Is the Hip-Hop Community Ready for a Gay Rapper?
Written By Jordan Lee of Houston TREND
Homosexuals in the rap community have a new member. New Orleans’ Young Fly Red has debuted his new single titled, “Throw That Boy P***y.” What is a “boy p***y” you ask? A “boy p***y” is referring to a males rear end. Why Young Fly Red decided to make a song about it is the real question.
The video takes place in a club where you have guys dressed, in what would usually be a female’s attire, twerking and flaunting their “boy p***y”. The song will have replay value in the gay clubs, but is the rap community ready for openly gay rappers?
The same question arises in different areas of entertainment. Usually openly gay actors and singers have been widely accepted. There’s Neil Patrick Harris (actor) who is openly gay with a husband and kids. Harris grosses about $225K an episode for How I Met Your Mother. There’s also Sir Elton John (entertainer), one of the best selling music artists in the world. Clearly the public doesn’t mind entertainment from those two. However, you have Michael Sam, former Missouri Tigers lineman, who is sixth round draft pick possibly because he came out to the world right before draft picks started. Apparently the sports world is not as accepting as closeted athletes would like. Former Ravens quarterback, Kordell Stewart, was merely rumored to be gay and it currently haunts him with claims of marrying his former wife, Porsha Stewart, to use as his “gay beard”. So what about the rap community?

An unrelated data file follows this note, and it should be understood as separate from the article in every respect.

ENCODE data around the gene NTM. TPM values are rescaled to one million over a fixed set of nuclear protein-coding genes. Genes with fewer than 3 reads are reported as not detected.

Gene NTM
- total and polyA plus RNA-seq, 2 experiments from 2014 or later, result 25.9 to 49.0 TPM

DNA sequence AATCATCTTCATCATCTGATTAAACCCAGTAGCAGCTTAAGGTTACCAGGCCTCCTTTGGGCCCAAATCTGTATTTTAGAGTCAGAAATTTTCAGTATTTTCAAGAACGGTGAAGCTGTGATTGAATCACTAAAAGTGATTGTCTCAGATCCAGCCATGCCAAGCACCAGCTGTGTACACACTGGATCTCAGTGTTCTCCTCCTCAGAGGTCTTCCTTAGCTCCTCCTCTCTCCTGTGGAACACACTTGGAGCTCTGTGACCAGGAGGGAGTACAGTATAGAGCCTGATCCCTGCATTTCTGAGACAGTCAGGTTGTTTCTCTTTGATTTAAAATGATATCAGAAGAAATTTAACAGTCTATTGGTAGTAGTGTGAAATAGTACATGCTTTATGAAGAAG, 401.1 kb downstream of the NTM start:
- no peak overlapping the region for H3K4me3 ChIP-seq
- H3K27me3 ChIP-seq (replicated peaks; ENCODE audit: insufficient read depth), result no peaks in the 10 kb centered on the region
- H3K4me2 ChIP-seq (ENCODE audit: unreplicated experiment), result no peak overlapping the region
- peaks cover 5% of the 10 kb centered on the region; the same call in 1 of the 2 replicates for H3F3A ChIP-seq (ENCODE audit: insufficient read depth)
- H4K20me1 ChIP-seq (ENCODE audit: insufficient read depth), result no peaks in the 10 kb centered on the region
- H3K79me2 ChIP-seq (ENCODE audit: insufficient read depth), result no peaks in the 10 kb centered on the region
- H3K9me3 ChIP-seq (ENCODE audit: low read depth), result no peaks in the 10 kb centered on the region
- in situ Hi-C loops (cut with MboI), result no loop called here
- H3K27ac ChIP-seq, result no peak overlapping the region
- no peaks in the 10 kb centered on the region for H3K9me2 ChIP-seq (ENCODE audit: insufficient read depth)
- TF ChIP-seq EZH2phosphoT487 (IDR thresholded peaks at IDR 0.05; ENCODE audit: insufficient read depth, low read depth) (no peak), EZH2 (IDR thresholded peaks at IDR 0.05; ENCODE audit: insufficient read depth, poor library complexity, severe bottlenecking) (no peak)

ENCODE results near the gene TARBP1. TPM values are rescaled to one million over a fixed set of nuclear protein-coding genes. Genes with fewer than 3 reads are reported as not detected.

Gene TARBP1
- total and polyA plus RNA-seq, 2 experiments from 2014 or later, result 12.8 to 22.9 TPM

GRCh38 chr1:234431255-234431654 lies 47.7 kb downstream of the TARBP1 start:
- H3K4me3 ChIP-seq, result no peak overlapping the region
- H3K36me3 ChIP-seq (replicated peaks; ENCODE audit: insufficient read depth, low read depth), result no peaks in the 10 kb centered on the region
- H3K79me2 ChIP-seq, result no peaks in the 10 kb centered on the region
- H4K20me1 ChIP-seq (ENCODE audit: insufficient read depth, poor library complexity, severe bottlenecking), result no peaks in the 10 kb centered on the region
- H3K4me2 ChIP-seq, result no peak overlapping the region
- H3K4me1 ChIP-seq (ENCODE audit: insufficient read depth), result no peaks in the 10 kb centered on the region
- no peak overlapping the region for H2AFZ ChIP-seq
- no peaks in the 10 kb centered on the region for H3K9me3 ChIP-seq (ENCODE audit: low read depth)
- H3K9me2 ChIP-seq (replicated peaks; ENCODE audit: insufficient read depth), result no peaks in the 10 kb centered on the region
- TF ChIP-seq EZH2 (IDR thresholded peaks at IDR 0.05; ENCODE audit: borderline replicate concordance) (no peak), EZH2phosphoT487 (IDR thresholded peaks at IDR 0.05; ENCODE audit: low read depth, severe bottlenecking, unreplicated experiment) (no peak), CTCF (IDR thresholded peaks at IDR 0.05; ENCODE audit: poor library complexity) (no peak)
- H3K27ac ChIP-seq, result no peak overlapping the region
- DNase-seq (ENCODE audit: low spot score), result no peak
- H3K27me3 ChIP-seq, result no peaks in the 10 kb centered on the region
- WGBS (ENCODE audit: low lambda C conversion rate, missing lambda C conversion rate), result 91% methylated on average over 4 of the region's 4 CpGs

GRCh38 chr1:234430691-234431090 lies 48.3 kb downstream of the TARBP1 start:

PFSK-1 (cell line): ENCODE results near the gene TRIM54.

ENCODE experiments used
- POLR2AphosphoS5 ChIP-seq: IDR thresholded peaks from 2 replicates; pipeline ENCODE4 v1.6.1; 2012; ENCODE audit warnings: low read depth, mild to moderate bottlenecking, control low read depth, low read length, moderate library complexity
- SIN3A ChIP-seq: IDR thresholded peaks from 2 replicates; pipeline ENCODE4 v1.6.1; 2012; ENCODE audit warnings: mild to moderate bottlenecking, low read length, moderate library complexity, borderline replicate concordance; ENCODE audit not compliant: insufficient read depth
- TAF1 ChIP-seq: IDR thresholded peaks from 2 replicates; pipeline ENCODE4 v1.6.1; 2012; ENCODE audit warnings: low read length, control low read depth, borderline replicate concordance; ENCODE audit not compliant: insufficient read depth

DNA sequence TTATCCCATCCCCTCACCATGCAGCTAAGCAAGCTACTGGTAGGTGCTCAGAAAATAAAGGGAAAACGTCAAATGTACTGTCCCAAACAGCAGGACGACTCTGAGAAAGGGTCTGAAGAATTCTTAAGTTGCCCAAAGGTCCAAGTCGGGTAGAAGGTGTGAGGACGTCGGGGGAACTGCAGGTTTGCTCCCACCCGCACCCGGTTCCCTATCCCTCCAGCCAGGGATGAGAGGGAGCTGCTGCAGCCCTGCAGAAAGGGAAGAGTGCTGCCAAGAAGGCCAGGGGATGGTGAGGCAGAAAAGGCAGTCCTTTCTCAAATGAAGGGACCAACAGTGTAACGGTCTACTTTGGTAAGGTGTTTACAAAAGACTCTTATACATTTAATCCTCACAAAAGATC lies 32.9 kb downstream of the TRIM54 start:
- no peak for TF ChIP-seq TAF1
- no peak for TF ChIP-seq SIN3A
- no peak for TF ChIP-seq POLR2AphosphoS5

Some openly gay rappers include New York’s Le1f, Chicago’s Big Dipper, and the gay twins that make up Elephant. All have a different approach when it comes to their craft, but none like Young Fly Red. The way that he is objectifying men can be a little unsettling. Unfortunately, there are plenty of straight rappers that use objectifying lyrics towards women, but should gay rappers turn to that type of rap to help them gain attention?
OPINION: Neither straight nor gay rappers should turn to using objectifying lyrics in their rap. I’m sure there are plenty of women who don’t appreciate being objectified and I’m very sure that men would feel the same way. I don’t care if you are a gay rapper, but just like all the rap that I listen to, there needs to be substance in the lyrics.